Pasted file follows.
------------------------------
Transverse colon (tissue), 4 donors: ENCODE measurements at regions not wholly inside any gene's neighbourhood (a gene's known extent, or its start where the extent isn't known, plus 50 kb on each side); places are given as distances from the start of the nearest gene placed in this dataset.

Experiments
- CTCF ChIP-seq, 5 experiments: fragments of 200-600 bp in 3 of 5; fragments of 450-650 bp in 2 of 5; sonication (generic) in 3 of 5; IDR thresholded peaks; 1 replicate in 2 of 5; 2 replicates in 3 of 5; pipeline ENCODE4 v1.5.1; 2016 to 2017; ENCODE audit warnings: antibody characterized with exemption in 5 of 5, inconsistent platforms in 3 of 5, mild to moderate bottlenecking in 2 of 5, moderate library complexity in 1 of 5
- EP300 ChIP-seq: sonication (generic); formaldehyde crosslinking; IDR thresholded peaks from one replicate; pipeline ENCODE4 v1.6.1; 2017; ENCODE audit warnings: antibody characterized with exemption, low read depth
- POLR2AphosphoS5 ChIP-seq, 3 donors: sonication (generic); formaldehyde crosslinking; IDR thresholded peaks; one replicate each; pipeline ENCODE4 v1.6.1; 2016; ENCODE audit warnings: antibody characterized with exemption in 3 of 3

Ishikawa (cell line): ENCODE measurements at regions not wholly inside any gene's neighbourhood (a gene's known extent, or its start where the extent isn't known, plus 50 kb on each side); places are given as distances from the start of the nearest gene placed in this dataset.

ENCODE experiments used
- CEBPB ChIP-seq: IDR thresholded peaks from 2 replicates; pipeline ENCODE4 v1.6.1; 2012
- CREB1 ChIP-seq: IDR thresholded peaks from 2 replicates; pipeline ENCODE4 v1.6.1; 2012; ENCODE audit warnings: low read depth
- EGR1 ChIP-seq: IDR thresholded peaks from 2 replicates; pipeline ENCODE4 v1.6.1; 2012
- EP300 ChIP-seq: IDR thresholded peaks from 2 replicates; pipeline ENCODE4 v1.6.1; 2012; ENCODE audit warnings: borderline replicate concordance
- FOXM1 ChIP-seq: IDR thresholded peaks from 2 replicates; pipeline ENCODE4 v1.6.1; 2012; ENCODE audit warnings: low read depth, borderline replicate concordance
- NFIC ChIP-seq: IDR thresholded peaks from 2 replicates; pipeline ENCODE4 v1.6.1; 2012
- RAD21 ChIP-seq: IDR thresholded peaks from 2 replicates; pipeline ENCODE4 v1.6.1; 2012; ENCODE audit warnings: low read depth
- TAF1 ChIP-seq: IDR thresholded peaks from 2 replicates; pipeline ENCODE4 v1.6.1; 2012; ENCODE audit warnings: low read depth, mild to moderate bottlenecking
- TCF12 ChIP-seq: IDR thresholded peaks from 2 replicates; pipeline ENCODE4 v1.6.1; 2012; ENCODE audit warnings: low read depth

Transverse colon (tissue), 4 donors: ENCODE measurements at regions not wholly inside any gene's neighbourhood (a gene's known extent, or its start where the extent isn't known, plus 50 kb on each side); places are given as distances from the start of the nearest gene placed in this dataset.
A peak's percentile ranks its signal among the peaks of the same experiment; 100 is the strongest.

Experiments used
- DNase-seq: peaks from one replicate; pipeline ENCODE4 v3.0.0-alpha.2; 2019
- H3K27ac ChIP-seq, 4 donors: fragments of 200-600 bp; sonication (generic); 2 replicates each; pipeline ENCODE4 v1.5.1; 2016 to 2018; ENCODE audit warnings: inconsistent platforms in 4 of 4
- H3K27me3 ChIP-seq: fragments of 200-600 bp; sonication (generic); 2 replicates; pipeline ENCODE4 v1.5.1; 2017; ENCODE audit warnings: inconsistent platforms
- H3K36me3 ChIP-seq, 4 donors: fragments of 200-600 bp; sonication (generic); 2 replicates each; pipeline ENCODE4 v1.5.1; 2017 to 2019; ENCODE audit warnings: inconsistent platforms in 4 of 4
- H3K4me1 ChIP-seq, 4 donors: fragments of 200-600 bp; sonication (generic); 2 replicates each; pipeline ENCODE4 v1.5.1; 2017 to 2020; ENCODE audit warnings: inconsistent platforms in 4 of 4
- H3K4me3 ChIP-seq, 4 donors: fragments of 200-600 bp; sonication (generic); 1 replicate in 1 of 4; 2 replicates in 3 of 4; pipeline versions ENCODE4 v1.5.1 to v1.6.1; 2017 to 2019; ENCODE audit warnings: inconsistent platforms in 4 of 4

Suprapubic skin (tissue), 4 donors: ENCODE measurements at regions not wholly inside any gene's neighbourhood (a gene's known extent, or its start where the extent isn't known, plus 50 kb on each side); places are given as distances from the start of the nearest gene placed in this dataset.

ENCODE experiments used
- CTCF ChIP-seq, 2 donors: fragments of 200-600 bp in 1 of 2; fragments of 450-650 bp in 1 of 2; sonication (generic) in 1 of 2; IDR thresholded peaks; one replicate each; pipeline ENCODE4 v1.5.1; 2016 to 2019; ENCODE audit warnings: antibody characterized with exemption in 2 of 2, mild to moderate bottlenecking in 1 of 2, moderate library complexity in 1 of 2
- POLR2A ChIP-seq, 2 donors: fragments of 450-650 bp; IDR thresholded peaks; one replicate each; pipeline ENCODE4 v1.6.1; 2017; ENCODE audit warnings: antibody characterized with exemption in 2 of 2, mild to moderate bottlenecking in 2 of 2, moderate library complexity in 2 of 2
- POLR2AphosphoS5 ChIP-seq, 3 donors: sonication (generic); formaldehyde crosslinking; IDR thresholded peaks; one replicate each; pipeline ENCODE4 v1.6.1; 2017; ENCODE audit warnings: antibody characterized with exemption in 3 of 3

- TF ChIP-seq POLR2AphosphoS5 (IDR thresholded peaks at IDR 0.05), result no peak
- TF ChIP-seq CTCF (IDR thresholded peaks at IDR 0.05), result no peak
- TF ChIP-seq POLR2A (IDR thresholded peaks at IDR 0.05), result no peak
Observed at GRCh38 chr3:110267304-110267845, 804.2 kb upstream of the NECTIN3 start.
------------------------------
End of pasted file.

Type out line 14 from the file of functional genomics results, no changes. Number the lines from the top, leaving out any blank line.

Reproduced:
- RAD21 ChIP-seq: IDR thresholded peaks from 2 replicates; pipeline ENCODE4 v1.6.1; 2012; ENCODE audit warnings: low read depth